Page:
Theresa, thank you for sharing this. I worked with a client who was schizophrenic and had an IQ around 60. We kept taking him to the psychiatrist, who asked the client if he saw things that other people didnâ€™t. The client would then start pointing at the wall, the bookshelf, out the window, etc. The psychiatrist inevitably concluded that the client was still psychotic, and increased his meds to the max. When I talked with this client in a more casual and relaxed environment, he pointed out to me some of the things that he saw. A stick in the grass that looked like a snake. A new leaf growing on a plant (the leaf wasnâ€™t there yesterday). Lines on the wall that made up an interesting design. It was all real to him and I could see it if I took the time to look and listen with him instead of trying to get him to stop â€œacting crazy.â€
What if those of us who are religious and who believe that God is real and does care enough to communicate to us are detecting something that not everybody sees or feels, which is real. Maybe we donâ€™t understand it completely or know how to explain it in terms that others understand. Maybe God is more advanced than we are, and catching a glimpse of Him is like my client noticing the wonders of nature and his environment.
The worst thing about spiritual abuse is that it invalidates the victimâ€™s ability to discern and trust their own experience. That is essentially what all abuse does. It is spiritual abuse when you experience something and others discount your experience and tell you that you are just crazy. It is also spiritual abuse when someone imposes their ideas and philosophy on you in a forceful and harsh and destructive way. The abuser might be scientific or religious extremist, or a skeptic, or a fanatic â€“ you name it. The result is a person who has been punished for seeing or not seeing something that the abuser disagreed with or was uncomfortable with. The victim loses the ability to have faith and trust in their own spirituality, be comfortable with religion and spiritual truths, etc. Or in a few cases these victims might abuse others whether in the same way or the opposite of what was told/done to them.
Healing comes when you can open yourself to your own experiences and see and accept them for what they are, and know that they are real to you.
We must sometimes face challenges and difficulties. At times there appears to be no light at the tunnel’s end…no dawn to break the night’s darkness. We feel surrounded by the pain of broken hearts, the disappointment of shattered dreams, the despair of vanished hopes. We all join in uttering the biblical plea, is there no balm in Gilead? We are inclined to view our own personal misfortunes through the distorted prism of pessimism. We feel abandoned, heartbroken, alone. If you find yourself in such a situation, I plead with you to turn to our Heavenly Father in faith. He will lift you and guide you. He will not always take your afflictions from you, but He will comfort and lead you with love through whatever storm you face.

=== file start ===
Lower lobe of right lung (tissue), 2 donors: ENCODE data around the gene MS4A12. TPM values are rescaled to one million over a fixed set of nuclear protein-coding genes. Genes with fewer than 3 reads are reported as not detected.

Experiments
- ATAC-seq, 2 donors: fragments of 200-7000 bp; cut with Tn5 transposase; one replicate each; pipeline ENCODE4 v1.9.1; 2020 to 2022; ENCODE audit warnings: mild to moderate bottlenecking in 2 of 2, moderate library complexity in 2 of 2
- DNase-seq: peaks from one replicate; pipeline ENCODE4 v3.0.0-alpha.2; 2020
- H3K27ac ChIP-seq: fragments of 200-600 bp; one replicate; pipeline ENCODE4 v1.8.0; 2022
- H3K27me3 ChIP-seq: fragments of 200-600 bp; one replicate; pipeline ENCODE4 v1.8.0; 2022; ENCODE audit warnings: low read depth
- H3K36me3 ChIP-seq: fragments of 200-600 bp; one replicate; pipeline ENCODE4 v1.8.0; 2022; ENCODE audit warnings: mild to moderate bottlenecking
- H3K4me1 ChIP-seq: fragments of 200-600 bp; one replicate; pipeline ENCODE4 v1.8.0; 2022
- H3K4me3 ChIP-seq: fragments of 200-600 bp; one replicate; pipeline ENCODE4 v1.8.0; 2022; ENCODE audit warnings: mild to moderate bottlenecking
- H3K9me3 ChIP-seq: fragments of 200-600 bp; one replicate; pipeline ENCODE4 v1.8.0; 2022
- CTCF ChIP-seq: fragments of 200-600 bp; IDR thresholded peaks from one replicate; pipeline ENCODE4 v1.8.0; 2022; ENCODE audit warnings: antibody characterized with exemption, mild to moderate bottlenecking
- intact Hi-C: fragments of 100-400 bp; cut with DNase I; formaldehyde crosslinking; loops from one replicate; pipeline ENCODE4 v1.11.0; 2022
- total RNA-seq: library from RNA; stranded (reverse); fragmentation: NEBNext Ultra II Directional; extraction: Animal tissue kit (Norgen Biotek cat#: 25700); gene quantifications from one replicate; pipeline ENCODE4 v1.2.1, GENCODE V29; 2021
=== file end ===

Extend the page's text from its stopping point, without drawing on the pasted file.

Thomas S. Monson
For me, this is the essential message. This is what I have been trying to say. It’s what it is all about. There is hope, and there is help and comfort available. No matter what you are going through or have been through, God has not abandoned you.
Especially for those who turn away from God and from religion because of their hurts and having associated their pain with something that is meant to be healing, I wish that you could hear this message and know that God is love. Anything else does not come from this source. Some people make mistakes, and some use God’s name for their own purposes, and none of that is of God. God offers healing and relief, and love. You’re not alone.
I have been thinking of a poem I learned a long time ago.Â For some reason, I learned it with “She” instead of “He.”Â I just found it, and I think it would be appropriate to share here.
She drew a circle that shut me out
Heretic, rebel, a thing to flout
But love and I had the wit to win;
We drew a circle that took her in.
As someone who always felt left out, this poem always resonated with me.Â I thought, how clever, to be left out and to draw a new circle of inclusion like that.Â But I always felt powerless to draw the circles.Â I was nothing but an outcast.Â I guess that this has motivated me though, and influenced me quite a bit.Â I keep trying to draw circles of inclusion.Â The trick is to get those I include to accept that circle I drew.Â They don’t always, and I suppose it isn’t up to me.Â But my circle stillÂ includes them anyway.